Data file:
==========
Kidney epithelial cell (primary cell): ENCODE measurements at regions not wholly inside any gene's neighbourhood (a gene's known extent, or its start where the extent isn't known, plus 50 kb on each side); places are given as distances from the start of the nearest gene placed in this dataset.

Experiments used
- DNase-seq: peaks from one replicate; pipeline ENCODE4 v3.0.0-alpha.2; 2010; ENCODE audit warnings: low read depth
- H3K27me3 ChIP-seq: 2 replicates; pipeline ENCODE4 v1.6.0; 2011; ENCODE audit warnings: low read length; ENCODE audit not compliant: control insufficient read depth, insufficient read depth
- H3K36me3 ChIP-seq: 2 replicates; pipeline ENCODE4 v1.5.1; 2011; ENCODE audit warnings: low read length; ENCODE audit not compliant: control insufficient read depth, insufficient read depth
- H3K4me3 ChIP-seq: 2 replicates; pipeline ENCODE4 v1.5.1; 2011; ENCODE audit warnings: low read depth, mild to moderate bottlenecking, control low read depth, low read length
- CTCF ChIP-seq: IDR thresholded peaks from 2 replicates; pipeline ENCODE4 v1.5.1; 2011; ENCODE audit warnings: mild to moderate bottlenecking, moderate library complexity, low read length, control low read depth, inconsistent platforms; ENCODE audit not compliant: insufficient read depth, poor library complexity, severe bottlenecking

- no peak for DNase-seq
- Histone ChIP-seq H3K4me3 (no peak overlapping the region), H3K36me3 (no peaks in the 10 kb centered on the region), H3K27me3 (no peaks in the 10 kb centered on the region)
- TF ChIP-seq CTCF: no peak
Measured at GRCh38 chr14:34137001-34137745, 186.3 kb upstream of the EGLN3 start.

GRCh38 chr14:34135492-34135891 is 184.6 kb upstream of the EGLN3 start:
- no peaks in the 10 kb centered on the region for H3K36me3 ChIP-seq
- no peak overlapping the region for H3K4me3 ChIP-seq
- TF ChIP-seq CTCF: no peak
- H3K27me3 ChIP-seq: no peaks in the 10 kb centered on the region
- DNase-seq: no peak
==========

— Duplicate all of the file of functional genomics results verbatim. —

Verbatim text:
Kidney epithelial cell (primary cell): ENCODE measurements at regions not wholly inside any gene's neighbourhood (a gene's known extent, or its start where the extent isn't known, plus 50 kb on each side); places are given as distances from the start of the nearest gene placed in this dataset.

Experiments used
- DNase-seq: peaks from one replicate; pipeline ENCODE4 v3.0.0-alpha.2; 2010; ENCODE audit warnings: low read depth
- H3K27me3 ChIP-seq: 2 replicates; pipeline ENCODE4 v1.6.0; 2011; ENCODE audit warnings: low read length; ENCODE audit not compliant: control insufficient read depth, insufficient read depth
- H3K36me3 ChIP-seq: 2 replicates; pipeline ENCODE4 v1.5.1; 2011; ENCODE audit warnings: low read length; ENCODE audit not compliant: control insufficient read depth, insufficient read depth
- H3K4me3 ChIP-seq: 2 replicates; pipeline ENCODE4 v1.5.1; 2011; ENCODE audit warnings: low read depth, mild to moderate bottlenecking, control low read depth, low read length
- CTCF ChIP-seq: IDR thresholded peaks from 2 replicates; pipeline ENCODE4 v1.5.1; 2011; ENCODE audit warnings: mild to moderate bottlenecking, moderate library complexity, low read length, control low read depth, inconsistent platforms; ENCODE audit not compliant: insufficient read depth, poor library complexity, severe bottlenecking

- no peak for DNase-seq
- Histone ChIP-seq H3K4me3 (no peak overlapping the region), H3K36me3 (no peaks in the 10 kb centered on the region), H3K27me3 (no peaks in the 10 kb centered on the region)
- TF ChIP-seq CTCF: no peak
Measured at GRCh38 chr14:34137001-34137745, 186.3 kb upstream of the EGLN3 start.

GRCh38 chr14:34135492-34135891 is 184.6 kb upstream of the EGLN3 start:
- no peaks in the 10 kb centered on the region for H3K36me3 ChIP-seq
- no peak overlapping the region for H3K4me3 ChIP-seq
- TF ChIP-seq CTCF: no peak
- H3K27me3 ChIP-seq: no peaks in the 10 kb centered on the region
- DNase-seq: no peak